Blind Descent: The Quest to Discover the Deepest Place on Earth - James M. Tabor I've always been fascinated with caves. As a child, I would beg my parents to take me to every commercial cave withing 20 miles of our travel route, much to the despair of my claustrophobic mother. I read the few layman books on spelunking that were available at the time. I even managed to go on a few organized excursions into primitive caves carrying a lantern and wearing hard hats. These, however, were still basically "walk-throughs" involving at the most a little wiggling and crawling through tight corridors. I was never able to find enough people interested in real down and dirty cave exploring so my obsession died down and I am resigned to being a armchair traveler.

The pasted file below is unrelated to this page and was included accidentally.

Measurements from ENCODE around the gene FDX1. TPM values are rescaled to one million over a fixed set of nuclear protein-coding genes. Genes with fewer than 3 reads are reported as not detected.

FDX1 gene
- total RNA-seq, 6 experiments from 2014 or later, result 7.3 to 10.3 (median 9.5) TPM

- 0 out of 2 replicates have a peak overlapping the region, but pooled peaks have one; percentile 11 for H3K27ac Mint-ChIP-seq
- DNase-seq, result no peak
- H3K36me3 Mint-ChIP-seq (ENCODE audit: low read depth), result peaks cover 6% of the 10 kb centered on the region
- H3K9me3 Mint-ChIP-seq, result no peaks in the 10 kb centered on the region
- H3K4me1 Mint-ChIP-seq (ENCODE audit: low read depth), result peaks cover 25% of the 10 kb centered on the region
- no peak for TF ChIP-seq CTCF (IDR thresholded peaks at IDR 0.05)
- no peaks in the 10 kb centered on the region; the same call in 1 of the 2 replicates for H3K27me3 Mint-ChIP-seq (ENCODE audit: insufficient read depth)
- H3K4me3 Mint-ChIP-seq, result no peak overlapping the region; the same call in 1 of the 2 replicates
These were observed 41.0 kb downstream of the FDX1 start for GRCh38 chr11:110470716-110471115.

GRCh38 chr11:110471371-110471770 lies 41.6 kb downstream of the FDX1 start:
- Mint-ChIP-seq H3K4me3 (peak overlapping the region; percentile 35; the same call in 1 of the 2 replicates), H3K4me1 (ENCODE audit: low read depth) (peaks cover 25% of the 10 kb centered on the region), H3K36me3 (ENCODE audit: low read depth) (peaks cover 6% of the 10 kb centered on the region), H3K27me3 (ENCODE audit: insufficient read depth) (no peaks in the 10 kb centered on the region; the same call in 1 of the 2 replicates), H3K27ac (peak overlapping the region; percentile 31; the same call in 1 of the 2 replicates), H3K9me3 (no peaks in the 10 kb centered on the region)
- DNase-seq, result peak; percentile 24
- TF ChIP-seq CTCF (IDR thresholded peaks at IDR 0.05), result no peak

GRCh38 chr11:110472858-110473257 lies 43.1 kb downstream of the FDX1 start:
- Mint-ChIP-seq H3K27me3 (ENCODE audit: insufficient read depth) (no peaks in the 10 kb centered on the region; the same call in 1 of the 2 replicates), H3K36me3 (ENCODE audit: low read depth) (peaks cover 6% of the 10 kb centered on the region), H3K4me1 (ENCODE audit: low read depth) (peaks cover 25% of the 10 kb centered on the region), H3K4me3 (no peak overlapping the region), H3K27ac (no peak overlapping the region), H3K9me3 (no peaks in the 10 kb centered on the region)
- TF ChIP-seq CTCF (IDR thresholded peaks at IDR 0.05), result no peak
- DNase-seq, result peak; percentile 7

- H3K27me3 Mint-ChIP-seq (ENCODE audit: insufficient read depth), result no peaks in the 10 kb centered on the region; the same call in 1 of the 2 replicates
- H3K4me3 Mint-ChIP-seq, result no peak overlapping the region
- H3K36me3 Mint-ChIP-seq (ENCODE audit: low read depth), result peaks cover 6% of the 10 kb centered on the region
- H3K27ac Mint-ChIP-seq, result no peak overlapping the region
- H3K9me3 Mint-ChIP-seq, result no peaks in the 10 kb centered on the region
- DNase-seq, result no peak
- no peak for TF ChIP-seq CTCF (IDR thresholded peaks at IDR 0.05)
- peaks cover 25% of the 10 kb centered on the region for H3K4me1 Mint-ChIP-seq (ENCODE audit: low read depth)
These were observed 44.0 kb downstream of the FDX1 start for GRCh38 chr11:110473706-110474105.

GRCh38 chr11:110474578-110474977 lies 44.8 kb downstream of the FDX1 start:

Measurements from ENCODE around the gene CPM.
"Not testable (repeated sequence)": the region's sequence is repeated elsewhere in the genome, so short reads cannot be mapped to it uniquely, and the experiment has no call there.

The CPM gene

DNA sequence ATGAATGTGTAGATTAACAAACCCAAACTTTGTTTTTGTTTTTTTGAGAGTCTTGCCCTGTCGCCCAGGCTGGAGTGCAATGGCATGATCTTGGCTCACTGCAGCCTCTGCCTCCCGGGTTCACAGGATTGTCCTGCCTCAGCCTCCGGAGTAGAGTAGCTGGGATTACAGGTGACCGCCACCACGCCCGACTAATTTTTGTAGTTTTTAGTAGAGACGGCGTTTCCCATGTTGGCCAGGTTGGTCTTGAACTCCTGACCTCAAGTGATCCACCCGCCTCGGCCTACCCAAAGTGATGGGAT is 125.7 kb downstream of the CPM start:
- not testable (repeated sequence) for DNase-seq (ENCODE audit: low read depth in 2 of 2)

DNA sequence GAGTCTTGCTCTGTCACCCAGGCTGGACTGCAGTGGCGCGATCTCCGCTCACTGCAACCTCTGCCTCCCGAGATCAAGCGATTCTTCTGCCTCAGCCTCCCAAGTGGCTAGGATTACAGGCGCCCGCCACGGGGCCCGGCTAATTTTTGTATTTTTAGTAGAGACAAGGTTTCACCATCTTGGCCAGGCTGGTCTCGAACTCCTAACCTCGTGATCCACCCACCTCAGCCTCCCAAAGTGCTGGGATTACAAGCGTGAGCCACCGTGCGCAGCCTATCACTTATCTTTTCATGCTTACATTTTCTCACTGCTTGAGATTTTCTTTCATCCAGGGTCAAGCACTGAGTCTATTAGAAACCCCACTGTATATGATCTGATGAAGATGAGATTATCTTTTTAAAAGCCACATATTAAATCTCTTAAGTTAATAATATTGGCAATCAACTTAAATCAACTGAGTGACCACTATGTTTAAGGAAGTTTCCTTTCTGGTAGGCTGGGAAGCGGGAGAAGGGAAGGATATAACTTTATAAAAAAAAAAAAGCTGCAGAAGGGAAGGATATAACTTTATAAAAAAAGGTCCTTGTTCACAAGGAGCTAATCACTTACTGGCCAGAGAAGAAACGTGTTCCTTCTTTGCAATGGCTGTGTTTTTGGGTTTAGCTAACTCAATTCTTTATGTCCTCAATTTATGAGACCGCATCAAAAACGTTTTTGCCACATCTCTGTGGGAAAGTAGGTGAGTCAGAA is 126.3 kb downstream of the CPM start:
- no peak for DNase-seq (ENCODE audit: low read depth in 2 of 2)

Perhaps that was for the best. Blind Descent lists 52 ways you can die in a cave and they are all extremely unpleasant. The exciting book chronicles the attempt to find the lowest point on the earth and the race between two very different explorers on opposite ends of the world. The bulk of the novel concentrate on the exploration of Mexico's Cheve cave. Tabor's writing is involving and fast-paced while being quite detailed. This is an excellent book for any one who loved adventure books, science books, or travel books.